Building a High Yielding Retirement Portfolio – Part 4 REIT’s

In my previous posting I discussed the need to include high-yielding securities in a retirement portfolio, in Part 2 I reviewed Preferred Stocks, in Part 3 BDC’s. In this article we’ll discuss REIT’s (Real Estate Investment Trusts).

A REIT is a company that owns and operates income generating real estate. REITs can own commercial properties from office and apartment buildings to hospitals, retirement homes, warehouses, hotels, shopping centers, hotels and timberlands. REITs are also a major factor in financing housing. REIT, similar to BDC’s pay little or no corporate income tax and must distribute at least 90 percent of taxable income as dividends to investors. This results in many cases in both capital growth and high-yields.

There are a lot of different types of REIT’s, agency and non-agency etc., I won’t get into all of these here. I’ll also warn you that like all other high-yielding investments that are subject to the volatility of changing interest rates. Many of these were heavily sold earlier this year as the talk of Fed tapering surfaced and the 10 year bond yield jumped overnight. Once interest rates calm down these can be great investments.

Here are some of my favorite REIT’s you might consider:

  • W P Carey (WPC)  5% yield
  • Hospitality Properties Trust (HPT)   6.50% yield
  • American Capital Agency (AGNC)   13% yield

Check out the performance of W.P. Carey in the past year. Not only has it out performed the S&P 500 index, but it also delivered > 5% dividend yield.

REIT-1

By allocating a portion of your portfolio to some of these ultra-high-yielding investments you’ll be able to improve your cash flow while waiting for the next Facebook or Apple investment to come along. In future posts we’ll discuss the pros and cons of these investments and some helpful tips.

 

 

Building a High Yielding Retirement Portfolio – Part 2 Preferred Stocks

In my previous posting I discussed the need include high-yielding securities in a retirement portfolio. In this article we’ll discuss Preferred Stocks.

Preferred stocks are positioned between common stocks and bonds. Most commonly preferred shares carry no voting rights but have a higher claim to earnings than common share and are usually less volatile than common. When the S&P 500 fell 37% in 2008, for example, the iShares preferred fund fell only 24%. Preferred shares are next in line to bond holders in the capital chain of any company. Investors can easily choose from preferred stock ETF’s or individual stocks. Investors should also understand that most high-yield stocks are affected by rising interest rates, similar to bonds.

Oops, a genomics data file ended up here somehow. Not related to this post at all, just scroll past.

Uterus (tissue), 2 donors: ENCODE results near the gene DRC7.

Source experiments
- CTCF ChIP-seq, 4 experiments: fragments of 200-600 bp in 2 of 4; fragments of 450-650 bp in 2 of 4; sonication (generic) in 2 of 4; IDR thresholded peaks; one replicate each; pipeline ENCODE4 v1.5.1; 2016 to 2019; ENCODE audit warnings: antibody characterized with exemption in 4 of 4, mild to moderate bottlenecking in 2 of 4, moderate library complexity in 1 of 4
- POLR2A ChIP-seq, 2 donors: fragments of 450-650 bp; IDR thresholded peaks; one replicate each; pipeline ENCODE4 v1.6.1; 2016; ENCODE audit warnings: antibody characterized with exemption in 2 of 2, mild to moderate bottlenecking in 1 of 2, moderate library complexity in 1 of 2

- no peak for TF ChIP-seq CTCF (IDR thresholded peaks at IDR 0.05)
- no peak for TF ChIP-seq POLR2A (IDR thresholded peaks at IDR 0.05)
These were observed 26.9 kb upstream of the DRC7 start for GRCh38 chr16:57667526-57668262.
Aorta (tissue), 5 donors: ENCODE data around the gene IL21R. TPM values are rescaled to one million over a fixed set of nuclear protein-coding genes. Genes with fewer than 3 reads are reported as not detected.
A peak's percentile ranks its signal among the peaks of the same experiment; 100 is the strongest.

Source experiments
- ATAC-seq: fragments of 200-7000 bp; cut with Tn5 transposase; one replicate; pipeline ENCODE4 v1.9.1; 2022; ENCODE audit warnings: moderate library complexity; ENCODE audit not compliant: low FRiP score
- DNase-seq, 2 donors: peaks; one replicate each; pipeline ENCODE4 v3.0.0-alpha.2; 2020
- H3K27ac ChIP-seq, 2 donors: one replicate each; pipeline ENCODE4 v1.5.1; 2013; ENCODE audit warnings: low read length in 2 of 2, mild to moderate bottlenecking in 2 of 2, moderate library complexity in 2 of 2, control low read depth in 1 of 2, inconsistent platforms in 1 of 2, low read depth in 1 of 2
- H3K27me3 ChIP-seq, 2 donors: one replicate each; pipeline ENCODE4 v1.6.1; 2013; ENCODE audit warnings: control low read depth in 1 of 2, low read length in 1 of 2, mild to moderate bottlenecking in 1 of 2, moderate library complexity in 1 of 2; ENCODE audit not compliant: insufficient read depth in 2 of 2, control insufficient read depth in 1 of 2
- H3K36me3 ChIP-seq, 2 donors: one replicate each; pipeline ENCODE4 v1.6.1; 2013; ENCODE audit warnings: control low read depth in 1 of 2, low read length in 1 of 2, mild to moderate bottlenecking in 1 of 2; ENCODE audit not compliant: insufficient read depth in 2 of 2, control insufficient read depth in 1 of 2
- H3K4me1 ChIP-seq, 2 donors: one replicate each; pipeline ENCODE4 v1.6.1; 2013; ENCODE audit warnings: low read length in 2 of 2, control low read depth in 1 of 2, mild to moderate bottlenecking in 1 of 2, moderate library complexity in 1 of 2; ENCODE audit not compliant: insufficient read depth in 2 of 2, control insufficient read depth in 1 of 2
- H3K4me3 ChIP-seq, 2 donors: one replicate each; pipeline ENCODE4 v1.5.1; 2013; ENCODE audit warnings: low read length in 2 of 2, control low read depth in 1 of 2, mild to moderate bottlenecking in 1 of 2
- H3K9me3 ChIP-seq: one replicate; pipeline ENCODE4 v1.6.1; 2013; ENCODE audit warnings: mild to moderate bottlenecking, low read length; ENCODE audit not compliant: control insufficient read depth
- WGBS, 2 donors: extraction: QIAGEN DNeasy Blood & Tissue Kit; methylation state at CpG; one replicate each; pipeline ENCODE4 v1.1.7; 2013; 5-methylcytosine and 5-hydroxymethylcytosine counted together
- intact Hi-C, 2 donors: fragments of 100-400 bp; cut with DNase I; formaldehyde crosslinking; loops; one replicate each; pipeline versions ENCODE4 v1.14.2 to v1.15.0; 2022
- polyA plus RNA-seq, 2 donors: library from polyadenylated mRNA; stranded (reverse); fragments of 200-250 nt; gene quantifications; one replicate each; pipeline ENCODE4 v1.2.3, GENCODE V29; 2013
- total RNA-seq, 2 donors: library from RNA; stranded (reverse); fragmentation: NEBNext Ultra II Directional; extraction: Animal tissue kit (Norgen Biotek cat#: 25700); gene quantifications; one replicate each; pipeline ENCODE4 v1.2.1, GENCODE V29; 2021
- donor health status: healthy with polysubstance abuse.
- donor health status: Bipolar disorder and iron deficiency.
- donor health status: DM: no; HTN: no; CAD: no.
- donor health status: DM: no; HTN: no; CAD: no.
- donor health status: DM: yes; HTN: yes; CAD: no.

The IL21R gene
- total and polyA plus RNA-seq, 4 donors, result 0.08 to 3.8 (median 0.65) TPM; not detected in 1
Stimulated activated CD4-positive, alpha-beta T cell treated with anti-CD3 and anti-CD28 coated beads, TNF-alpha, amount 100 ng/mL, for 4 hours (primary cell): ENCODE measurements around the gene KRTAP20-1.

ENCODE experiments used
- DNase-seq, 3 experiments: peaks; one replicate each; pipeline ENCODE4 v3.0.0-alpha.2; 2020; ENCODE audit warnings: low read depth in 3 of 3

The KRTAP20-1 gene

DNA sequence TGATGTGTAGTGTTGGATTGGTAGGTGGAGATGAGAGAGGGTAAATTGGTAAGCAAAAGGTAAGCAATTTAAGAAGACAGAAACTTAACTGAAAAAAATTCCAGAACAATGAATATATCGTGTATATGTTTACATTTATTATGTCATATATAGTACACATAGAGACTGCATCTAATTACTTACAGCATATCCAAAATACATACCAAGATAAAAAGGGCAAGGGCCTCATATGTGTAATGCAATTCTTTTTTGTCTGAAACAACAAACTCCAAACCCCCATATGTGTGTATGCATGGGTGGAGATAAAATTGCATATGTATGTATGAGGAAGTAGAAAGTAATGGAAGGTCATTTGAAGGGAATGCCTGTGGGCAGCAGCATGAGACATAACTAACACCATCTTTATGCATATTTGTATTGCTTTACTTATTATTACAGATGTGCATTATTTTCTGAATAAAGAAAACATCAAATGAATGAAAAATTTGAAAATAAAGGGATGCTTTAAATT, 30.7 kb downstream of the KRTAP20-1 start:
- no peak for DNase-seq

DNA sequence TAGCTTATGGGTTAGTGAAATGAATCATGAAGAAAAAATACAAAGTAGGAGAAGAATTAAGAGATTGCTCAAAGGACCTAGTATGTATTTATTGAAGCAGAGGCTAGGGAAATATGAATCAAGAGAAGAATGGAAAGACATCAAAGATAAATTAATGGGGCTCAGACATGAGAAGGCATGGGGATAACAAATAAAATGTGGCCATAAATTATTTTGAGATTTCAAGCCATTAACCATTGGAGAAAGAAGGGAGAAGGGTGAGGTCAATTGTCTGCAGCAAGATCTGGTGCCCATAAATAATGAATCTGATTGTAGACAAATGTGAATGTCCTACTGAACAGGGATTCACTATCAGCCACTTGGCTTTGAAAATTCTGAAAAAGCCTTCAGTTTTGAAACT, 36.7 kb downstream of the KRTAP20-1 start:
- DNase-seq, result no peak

Here are some examples of ETF’s you should consider:

  • iShares U.S. Preferred Stock ETF (PFF) 5.6% yield
  • PowerShares Preferred Portfolio (PGX) 6.8% yield
  • SPDR Wells Fargo Preferred Stock (PSK) 6.7% yield

Many of the high-yield preferred stocks are in the financial sector, including REIT’s.  Here are a few that I either currently own or have owned in the past:

  • Privatebancorp Capital Trust IV (PVTBP) 9.7% yield
  • Magnum Hunter Resources Corp (MHR/PC) 10.1% yield
  • SandRidge Energy (SDRXP) 8.2% yield

If you are a first time investor you should research a little more on how preferred stocks are priced before adding them to your portfolio. For example, SandRidge Energy (SDRXP) has a Face Value of $100, its original selling price when issues. Today it is selling for $103.75, a slight premium. The preferred pays an 8.50% “coupon rate”, however since the stock sells at a premium, you will only get paid the current 8.2%. In addition this preferred stock is “callable” at the option of the company. I wouldn’t worry too much about this, the fact is you will earn a nice yield on your investment.

By allocating a portion of your portfolio to some of these ultra-high-yielding investments you’ll be able to improve your cash flow while
waiting for the next Facebook or Apple investment to come along. In future posts we’ll discuss the pros and cons of these investments and some helpful tips.

Building a High Yielding Retirement Portfolio – Part 1

It’s never too early to start planning for your retirement. Many of us who are just beginning our retirement need to plan on having enough cash flow to cover our living needs for the next 20 – 30 years. We will have Social Security and possibly a pension to help us along; however a substantial portion of our retirement income may need to come from the investments we’ve made over our lifetime.

One issue many face is how to generate retirement income from dividends. Today’s ultra-safe investments like Treasury Bonds pay a paltry 2-3%, Money Market accounts and CD’s are paying 1% or less. We might need investments that pay a lot more than this to be able to withdraw say 4% per year while still maintaining a substantial nest-egg for our loved ones.

Wise investors will have an allocation strategy in their portfolio that includes both high-yielding stocks and other investment to help cover any shortfall.

Here are some choices for investments and a sample range of yields:

  • Preferred Stocks – 4% to 10% Yields
  • Business Development Company (BDC) – 6% to 10% Yields
  • Real-estate Investment Trusts (REIT’s) – 5% to 13% Yields
  • Master Limited Partnerships (MLP) – 5% to 15% Yields

By allocating a portion of your portfolio to some of these ultra-high-yielding investments you’ll be able to improve your cash flow while waiting for the next Facebook or Apple investment to come along. In future posts we’ll discuss the pros and cons of these investments and some helpful tips.